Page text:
Wilson said that she is looking forward to there being a safe space of entertainment in this community and that bringing arts education to South Dallas is important,

“This place is centered on the community and what their needs and desires are,” Wilson said. “We’ve taken the time to really listen to the community and really create better opportunities and equity.”

Although the pandemic may derail Forest Forward’s plans, the aspirational reopening date of the Forest Theater will be 2024, the 75th anniversary of its opening.

Forest Theater opened in 1949 and served a primarily Jewish population that lived in South Dallas. It began to serve Black people in the ’50s after white flight changed the demographics of the area and it became a cultural hub. However, as decades passed, the theater diminished and was not able to be brought back to life.

Forest Forward obtained the property in 2017 with the goal of restoring and reclaiming the space. Wattley said that the rejuvenated Forest Theater means bringing opportunity and economic growth to South Dallas.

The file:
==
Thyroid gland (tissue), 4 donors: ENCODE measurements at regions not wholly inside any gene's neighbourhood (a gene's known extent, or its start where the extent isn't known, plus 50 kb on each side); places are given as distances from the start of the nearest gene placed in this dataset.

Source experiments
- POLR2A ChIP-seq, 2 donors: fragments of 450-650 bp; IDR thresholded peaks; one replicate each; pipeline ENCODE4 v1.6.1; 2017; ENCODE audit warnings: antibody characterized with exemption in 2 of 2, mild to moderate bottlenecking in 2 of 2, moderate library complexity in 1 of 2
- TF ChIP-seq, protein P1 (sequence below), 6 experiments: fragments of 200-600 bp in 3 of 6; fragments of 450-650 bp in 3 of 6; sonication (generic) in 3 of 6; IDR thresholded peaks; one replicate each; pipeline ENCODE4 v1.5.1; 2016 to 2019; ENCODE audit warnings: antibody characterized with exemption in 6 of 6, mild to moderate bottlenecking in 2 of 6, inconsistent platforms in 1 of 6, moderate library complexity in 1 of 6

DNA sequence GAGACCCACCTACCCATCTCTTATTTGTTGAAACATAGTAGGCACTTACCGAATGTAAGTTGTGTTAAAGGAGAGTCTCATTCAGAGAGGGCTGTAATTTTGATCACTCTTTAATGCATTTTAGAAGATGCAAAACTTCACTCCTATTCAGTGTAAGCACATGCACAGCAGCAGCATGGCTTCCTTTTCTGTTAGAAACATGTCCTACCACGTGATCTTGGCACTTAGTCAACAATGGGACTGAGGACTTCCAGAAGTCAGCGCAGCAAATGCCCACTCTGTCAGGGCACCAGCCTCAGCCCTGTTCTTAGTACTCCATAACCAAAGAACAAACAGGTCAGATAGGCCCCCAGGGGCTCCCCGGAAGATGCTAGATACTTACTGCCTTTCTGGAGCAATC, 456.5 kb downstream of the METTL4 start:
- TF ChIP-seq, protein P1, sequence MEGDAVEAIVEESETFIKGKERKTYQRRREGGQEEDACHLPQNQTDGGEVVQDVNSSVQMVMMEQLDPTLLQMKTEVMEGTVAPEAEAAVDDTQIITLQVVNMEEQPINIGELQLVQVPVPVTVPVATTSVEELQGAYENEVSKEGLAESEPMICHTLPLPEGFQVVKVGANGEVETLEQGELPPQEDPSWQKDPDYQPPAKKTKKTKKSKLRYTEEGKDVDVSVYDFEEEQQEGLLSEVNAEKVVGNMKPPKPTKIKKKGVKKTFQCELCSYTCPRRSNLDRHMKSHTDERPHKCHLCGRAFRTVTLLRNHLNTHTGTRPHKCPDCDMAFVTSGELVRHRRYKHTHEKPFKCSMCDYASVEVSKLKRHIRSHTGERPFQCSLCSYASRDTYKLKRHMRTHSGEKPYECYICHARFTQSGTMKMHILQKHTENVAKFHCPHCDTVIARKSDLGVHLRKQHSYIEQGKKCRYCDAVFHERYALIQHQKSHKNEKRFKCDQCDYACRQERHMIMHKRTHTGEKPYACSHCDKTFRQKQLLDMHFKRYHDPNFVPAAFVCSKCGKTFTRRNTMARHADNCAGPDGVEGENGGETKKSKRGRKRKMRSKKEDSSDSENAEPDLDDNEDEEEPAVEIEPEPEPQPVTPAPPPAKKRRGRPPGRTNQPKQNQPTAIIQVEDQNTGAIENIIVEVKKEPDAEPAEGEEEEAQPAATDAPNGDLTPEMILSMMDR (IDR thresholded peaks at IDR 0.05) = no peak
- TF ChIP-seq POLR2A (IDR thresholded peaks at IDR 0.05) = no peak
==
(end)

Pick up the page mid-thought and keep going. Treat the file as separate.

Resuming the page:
“It is exciting to be able to be part of something that will serve the community in such an important way,” she said. “It is a real feeling of reclaiming, and it’s something that is open and accessible to everyone.

Alongside the theater itself, Forest Forward hopes to have a larger plan of neighborhood revitalization in the area, including mixed-income housing nearby. Wattley said that one of the keys to economic growth in the area is fostering greater population density.

Forest Forward is now aiming to raise $75.215 million, in reference to South Dallas’ 75215 zip code, for Forest Theater renovations. Donations can be given at


Rep. Cori Bush

By Dr. Julianne Malveaux

Rep. Cori Bush
Rep. Cori Bush

Congresswoman Cori Bush (D-MO) was once homeless. She wrote movingly ( ri-bush-homelessness-crisis/) about sleeping with her babies in her car, with no place to go, nowhere to wash except a McDonald’s restroom, nowhere to exhale. She was homeless and working, and among a group that has coined the term “unhoused” to convey the pain of living without a home, belongings stuffed into garbage bags, hot food an elusive possibility. Imagine that, and imagine that with infants, one just six months old, another not much older.